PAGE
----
Friday, July 29, 2011

I'm a whore


Okay, before anyone gets all up my grill for the title of this post, I'd like you to know that the word "whore" appears in the Christian bible 59 times!

Okay. I just made that up. I really have no idea how many times the word appears, but I know it does. A lot.

So anyway, about that "I'm a whore" thing.

Most of you know I wrote a novel, called The Devil You Don't Know. It's pretty good, I've been told. It took me three years to write and revise it. Three complete revisions, actually. It's been professionally edited. Not once, but twice.

It has garnered attention from some of the top literary agents in New York, two of whom told me I was among the best debut writers they had stumbled across. The managing editor of Writer's Digest Magazine critiqued the manuscript and pronounced it one the best he'd read. I've had requests from agents, but no offers.

I don't say these things to brag. These are facts.

I am almost done with my second novel, which I believe is exponentially better than the first. It's certainly more commercially viable.

And therein lies the problem with TDYDK.

It's a pseudo-Christian/mainstream thriller. It doesn't preach (much). It has very adult themes, including rape, pornography, alcoholism and promiscuity. See, what I wanted to do was rewrite the Bible the way Stephen King rewrote Stoker's Dracula.

I wondered what would happen if the Bible IS true. And what would happen if things predicted in the Bible started to happen today? In this secular world. To real people, not cardboard cutouts from poorly written Christian novels.

You know, it sounded like one hell of an idea back in college, when I thought of it after a long night of booze and dope.

And it turned out to be a damned good story. One person who read it said it reminded them of a weird cross between Stephen King and Saint Paul. I took it as a compliment.

Sadly there is no market for such a hybrid in today's fiction market, I have been told. I wish I had a dollar for every agent and/or person in the business who has told me privately that they loved it, but just knew in their heart that they couldn't sell it because of its "Christian stuff."

To which I say: Bullshit.

Has anyone ever read King's The Stand? That book has more religious imagery in it than mine does. Really. I mean, if you sub the name God for Mother Abigail and the name Satan for Randall Flagg, you have The Book of Revelations. Classic Good versus Evil.

I don't recall that causing any sales problems for Mr. King. Do you?

All of which brings me to my point (and yes, I can hear your sigh of relief out there!).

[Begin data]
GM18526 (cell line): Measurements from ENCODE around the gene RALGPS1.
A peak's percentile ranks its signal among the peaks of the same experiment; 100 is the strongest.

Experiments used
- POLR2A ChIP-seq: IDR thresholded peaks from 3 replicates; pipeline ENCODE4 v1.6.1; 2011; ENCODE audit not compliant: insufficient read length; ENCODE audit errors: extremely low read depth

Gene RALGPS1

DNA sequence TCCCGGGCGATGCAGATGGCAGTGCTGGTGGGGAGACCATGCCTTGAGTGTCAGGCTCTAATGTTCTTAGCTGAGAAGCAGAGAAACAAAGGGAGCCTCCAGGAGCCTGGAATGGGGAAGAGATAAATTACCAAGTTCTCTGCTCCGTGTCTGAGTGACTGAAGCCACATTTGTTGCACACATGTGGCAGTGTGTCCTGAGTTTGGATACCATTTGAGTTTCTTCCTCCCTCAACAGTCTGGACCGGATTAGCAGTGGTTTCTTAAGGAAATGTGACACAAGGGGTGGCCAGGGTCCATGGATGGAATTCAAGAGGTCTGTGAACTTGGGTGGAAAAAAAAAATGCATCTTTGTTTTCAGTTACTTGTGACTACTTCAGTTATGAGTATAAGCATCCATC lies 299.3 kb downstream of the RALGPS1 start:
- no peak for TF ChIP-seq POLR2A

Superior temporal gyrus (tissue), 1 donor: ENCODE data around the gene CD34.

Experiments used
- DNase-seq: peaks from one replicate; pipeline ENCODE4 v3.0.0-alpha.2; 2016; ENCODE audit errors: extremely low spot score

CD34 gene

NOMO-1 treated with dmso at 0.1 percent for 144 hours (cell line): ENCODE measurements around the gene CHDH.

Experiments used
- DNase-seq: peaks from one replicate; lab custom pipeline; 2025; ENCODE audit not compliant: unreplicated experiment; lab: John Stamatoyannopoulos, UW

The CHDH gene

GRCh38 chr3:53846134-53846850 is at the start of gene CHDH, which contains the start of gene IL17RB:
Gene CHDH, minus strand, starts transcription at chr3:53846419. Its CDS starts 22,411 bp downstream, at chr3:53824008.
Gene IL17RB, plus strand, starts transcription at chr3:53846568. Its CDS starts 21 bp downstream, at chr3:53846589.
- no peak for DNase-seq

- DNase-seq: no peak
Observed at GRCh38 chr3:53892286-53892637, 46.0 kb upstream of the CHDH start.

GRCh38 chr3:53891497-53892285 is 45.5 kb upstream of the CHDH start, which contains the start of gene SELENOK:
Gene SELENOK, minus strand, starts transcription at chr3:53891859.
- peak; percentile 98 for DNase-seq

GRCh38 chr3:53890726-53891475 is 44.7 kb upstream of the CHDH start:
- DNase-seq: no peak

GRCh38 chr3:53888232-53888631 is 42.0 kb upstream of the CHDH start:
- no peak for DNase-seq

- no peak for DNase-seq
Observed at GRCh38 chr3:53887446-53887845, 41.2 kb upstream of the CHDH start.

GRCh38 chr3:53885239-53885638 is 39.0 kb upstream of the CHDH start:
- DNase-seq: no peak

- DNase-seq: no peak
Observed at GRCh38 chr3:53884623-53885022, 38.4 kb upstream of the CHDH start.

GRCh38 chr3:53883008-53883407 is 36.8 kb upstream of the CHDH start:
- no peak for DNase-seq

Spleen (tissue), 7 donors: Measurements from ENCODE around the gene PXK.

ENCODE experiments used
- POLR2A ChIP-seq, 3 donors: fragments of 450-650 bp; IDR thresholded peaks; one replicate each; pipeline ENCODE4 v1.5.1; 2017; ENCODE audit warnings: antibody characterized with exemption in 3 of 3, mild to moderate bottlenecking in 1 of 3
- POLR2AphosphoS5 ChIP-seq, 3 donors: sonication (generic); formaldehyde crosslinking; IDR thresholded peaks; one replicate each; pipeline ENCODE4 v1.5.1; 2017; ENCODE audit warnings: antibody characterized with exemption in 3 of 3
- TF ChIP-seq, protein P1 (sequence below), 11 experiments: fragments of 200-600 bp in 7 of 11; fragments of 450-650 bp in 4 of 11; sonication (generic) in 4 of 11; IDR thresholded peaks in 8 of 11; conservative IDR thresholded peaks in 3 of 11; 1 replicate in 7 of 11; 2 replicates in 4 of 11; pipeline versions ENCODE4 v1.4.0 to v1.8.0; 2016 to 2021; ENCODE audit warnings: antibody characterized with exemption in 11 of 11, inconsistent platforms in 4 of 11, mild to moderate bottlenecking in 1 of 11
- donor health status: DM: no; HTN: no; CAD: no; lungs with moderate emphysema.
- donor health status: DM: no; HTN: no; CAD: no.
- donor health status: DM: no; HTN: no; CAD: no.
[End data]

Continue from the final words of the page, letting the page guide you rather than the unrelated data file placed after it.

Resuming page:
You see, I'm sitting on TDYDK. It's gathering electronic dust on my computer -- still edited, sleek and ready to be read and enjoyed.

So. Do I leave it there and call it a practice book?

Do I start another round of queries (I've sent 29 so far; most were unanswered)?

Or do I find a way to publish the damned thing myself?

For some reason self-publishing (or e-publishing, or Indie publishing. Are they all the same? Hell, I don't even know) scares me to death. For several reasons.

1. It looks like a lot of work.

2. It requires me to do all the PR work. I don't HAVE that many friends and I hate to pimp myself on Twitter and Facebook (although I will if I have to. See the title of this post).

3. I don't want to screw up any chance I have to traditionally publish the new book, or any future books.

Because as much as I love writing fiction, I also want to make money at it. There. I said it. I am a literary whore. I don't do this for the hell of it. I do it because I believe I have something to say, and because I want people to read what I write. And pay for it.

I write this with no apologies. I mean, you CAN be an artist and make money at it. Just ask JK Rowling. Or Stephen King. Or Amanda Hocking. Or (cringe) Dan Brown.

I'm not saying I'm in their league (well, except for .... oh never mind). You get my point.

So I'm writing this to get your opinions. I know they will be all over the place. I know that some have tested the self-pub waters and found them to their liking. Others, I suspect, have the same fears I have.

So if you were me, what would you do?

11 comments:

  1. First your numbers --

    1 - self-publishing IS a lot of work

    2 - if the guy from Writer's Digest liked it, maybe he'd mention said liking in said digest (definitely couldn't hurt)

    3 - You won't. At most, all it would do is knock "debut" off your first sale.

    Now that that's out of the way...